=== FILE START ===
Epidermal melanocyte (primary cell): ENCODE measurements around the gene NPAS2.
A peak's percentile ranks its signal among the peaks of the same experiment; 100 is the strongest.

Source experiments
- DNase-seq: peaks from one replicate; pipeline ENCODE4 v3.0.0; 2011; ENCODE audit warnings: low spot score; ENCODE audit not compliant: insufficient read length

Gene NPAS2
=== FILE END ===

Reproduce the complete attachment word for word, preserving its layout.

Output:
Epidermal melanocyte (primary cell): ENCODE measurements around the gene NPAS2.
A peak's percentile ranks its signal among the peaks of the same experiment; 100 is the strongest.

Source experiments
- DNase-seq: peaks from one replicate; pipeline ENCODE4 v3.0.0; 2011; ENCODE audit warnings: low spot score; ENCODE audit not compliant: insufficient read length

Gene NPAS2